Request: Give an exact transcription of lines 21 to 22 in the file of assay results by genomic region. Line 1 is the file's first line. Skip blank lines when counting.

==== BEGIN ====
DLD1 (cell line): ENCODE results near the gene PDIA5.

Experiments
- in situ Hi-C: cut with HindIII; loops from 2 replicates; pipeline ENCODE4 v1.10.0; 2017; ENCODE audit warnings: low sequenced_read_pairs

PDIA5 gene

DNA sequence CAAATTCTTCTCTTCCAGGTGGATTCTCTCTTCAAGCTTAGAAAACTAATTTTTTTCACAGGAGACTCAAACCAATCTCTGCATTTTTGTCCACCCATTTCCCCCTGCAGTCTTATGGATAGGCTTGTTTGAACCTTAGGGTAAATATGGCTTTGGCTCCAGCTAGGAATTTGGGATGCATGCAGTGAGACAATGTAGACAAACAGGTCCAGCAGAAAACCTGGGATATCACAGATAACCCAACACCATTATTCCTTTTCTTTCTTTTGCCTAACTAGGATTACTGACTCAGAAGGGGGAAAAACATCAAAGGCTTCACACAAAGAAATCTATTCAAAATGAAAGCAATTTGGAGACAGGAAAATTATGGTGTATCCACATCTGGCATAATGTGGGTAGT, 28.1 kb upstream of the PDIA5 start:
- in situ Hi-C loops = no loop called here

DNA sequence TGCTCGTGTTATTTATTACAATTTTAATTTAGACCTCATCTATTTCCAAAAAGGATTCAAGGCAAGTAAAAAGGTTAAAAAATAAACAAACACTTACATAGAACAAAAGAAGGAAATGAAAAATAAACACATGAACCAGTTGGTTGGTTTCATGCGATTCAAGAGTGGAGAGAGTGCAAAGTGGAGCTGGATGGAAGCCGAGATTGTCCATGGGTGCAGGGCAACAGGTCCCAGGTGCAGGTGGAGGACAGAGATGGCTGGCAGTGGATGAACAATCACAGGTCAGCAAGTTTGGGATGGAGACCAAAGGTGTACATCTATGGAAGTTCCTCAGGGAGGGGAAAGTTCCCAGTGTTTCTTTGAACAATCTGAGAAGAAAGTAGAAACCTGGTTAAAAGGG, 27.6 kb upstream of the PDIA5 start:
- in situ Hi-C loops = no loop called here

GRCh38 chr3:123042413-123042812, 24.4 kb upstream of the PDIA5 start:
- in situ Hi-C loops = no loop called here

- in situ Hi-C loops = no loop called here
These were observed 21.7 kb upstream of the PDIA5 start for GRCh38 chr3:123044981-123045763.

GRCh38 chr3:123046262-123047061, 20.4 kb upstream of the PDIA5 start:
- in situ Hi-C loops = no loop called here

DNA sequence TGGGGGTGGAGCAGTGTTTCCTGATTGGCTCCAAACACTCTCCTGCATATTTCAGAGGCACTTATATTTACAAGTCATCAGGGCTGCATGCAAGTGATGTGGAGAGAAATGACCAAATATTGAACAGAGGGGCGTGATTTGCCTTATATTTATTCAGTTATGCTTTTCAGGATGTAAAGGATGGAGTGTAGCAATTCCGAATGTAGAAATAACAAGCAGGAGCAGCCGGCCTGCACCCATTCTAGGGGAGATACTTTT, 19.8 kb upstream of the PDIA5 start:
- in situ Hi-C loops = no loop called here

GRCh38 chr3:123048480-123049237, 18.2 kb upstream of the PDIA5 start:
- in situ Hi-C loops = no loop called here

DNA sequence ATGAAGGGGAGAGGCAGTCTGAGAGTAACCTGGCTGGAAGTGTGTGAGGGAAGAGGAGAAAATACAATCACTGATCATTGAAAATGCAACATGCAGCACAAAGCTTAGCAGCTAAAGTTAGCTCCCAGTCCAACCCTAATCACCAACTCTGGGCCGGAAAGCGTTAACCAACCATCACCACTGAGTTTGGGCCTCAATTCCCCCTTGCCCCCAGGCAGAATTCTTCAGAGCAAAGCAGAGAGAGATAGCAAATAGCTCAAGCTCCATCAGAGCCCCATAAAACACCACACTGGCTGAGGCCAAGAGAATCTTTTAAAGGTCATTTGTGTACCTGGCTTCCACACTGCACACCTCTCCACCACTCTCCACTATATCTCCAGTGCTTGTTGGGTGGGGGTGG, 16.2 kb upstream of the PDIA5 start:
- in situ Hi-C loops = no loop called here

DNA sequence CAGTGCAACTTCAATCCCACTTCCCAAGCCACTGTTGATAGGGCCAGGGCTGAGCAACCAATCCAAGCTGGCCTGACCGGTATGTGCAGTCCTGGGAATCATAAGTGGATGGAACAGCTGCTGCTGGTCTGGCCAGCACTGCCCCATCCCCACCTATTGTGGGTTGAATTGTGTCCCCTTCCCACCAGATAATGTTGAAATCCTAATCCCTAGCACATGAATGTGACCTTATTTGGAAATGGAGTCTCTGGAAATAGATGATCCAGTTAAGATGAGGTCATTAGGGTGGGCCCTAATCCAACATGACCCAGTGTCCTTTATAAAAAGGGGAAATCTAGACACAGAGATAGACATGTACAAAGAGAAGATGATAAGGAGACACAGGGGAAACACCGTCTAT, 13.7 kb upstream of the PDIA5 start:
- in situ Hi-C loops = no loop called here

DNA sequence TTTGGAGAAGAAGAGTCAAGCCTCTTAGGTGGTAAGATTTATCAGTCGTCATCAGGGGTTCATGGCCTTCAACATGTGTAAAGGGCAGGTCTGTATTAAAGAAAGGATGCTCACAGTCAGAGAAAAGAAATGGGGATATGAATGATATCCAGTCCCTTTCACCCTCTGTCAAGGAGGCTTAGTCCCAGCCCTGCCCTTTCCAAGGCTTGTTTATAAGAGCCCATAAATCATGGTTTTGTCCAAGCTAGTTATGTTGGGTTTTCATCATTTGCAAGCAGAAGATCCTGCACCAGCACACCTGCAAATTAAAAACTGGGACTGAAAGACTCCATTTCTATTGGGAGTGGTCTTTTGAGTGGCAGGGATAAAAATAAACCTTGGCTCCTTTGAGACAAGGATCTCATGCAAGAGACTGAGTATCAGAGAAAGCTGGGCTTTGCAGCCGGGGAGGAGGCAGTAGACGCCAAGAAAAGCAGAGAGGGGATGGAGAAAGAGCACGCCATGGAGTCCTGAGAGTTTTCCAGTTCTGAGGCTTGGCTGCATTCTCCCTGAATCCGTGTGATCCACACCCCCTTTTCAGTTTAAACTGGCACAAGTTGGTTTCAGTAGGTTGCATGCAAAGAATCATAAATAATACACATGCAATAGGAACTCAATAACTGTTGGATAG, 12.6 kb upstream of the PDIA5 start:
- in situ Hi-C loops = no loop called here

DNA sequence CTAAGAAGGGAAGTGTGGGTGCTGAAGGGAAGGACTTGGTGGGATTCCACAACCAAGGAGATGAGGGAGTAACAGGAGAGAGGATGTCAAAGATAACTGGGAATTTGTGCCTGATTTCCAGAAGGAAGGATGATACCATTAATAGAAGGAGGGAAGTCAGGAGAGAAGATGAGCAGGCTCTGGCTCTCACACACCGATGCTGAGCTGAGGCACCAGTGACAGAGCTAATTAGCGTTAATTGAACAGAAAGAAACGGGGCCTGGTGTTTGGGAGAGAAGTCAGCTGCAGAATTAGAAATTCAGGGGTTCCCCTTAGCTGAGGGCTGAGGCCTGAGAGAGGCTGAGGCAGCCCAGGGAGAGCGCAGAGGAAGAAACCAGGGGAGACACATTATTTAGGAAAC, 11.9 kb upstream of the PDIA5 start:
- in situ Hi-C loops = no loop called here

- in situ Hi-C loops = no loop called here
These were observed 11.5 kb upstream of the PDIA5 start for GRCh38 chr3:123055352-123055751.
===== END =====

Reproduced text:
DNA sequence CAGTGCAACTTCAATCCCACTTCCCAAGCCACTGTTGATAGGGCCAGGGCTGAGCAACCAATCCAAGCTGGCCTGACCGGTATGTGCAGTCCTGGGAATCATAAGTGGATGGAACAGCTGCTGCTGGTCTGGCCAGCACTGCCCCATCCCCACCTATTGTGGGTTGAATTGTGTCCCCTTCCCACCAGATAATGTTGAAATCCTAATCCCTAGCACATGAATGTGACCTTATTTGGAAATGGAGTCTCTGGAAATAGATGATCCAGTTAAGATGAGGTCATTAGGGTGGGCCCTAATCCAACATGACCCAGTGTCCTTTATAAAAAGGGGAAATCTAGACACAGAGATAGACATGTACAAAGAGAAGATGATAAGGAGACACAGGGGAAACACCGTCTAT, 13.7 kb upstream of the PDIA5 start:
- in situ Hi-C loops = no loop called here